The internet is a veritable treasure trove of information and opinion. Much of it can of course be ignored as the frothing ranting of madmen, but amidst the noise there is quality writing to be found. The problem is that we often come across the interesting stuff while doing other things. Be it a Facebook link to a deeply moving story about the executed Coptic Christians, or the Christian woman who decided to wear a hijab throughout lent, it's not always possible to read them there and then. Traditionally you'd try to remember the site, or maybe even leave the tab open on your browser, but these are far from ideal. Pocket is a free app for Android and iOS that allows you to save them from either your phone, tablet or PC, and then read them later. The app downloads the story, formats it beautifully, works offline, and means you never have to miss that thought provoking article, wherever you are.

6) Listen to Christian books

It is of course entirely possible to read good books on your phone through apps like Kindle and iBooks, but if you travel a lot, commute to work, spend time driving, washing the dishes, or like to go walking/jogging/soaking in the bath, then holding your phone in front of your face could present formidable challenges. An Audible account is a worthy alternative that brings expertly narrated audiobooks to your phone. For £7.99 a month you can sign up and download one book a month from the absolutely huge library. These books are yours to keep, even if you cancel your subscription, and can help bring the word alive through David Suchet reading the NIV bible, classic biographies such as God's Smuggler, or theological tomes like N.T.Wright's Challenge of Jesus. There's even a free one month trial, and you get to keep the book at the end. Be warned though, audiobooks are incredibly addictive.

7) Listen to the best teaching from around the world

If the idea of twenty five hour audiobooks seems a little arduous, or you're looking for shorter things to listen to while out and about, podcasts are an excellent alternative. Subscribing to these free shows can bring world renowned teachers such Tim Keller or John Piper to your phone once a week, usually recorded preaching at their churches. To access these valuable resources you'll need something called a podcatcher (or podcast client) that will download the shows automatically. For iPhone users there's Apple's own Podcasts app which comes preinstalled on new devices, but you can also try other cross platform offerings such as our personal favourite Pocketcasts (Android & iOS).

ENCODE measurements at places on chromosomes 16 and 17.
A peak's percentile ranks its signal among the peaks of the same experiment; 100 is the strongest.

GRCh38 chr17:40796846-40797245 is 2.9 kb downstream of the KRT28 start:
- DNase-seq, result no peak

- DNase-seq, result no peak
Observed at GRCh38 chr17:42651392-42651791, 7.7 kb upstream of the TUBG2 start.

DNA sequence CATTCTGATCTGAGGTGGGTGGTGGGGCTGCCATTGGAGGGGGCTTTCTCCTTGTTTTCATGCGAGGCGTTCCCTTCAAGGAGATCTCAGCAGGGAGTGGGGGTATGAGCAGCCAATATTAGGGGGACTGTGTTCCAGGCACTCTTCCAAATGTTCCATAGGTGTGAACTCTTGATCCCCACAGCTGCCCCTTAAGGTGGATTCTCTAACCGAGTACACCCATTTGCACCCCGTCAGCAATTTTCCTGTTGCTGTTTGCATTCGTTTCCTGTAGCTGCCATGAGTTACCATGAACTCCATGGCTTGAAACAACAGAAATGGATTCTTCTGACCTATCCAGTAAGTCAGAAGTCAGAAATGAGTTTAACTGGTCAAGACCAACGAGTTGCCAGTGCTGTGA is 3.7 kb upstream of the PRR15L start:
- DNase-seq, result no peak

8) Remember everything with Evernote

Evernote is a ridiculously useful place to put everything that you need to remember, it's sort of a digital brain. You'll often hear productivity enthusiasts singing its praises, and with good reason, but it's not just for work and major projects. Whereas journaling is great for more thoughtful reflection, Evernote is the best way to quickly grab things on the go that inspire or challenge you, and save them for later. The app has a camera, voice recorder, and text editor so if you see a book you know you need to read, just take a picture and store it in Evernote, then order it when you have time. Walking down the street and have a thought that you know you'll need to remember? Use the voice dictation. Someone has a word or you, or you for them, put it in the text editor. It might sound basic, but it's amazing how often the little things we see or hear can help us if only we can remember them.

9) Create an inspirational scrapbook online with Pinterest

Humans are very visual creatures, something that wasn't lost on the creators of Pinterest. Think of this app as a scrapbook for the internet. See something you like? Send it to Pinterest. The real strength of the service though is searching through it for certain subjects and seeing what everyone else has curated. You'll often find verses, quotes, or links to short articles all displayed with big, friendly images. It can sound a bit random, and the whole feel is somewhat patchwork, but as a digital wall of things that make you energised, grateful, or encouraged, it can be a very good place to dip in and out of.

10) Find some new music

We can all become a bit set in our ways, and with music this is often the case. Breaking free from the comfortable shackles of a ten year old Matt Redman CD is difficult, but now thanks to music streaming services you can perform a musical intervention. Where once was only a paucity of options, now you can download as many albums as you like, from across decades of music, all for a set fee of around £10 per month. You'll be free to explore all those albums you never got around to, or try something brand new you've never heard of. This freedom is surprisingly liberating, could rekindle of love of music once again, and will create the opportunity for you to impress/embarrass the kids with your impromptu version of the latest Rend Collective number. There are several services currently available, with the best being Spotify, Google Music, and Deezer, all of which offer free trials.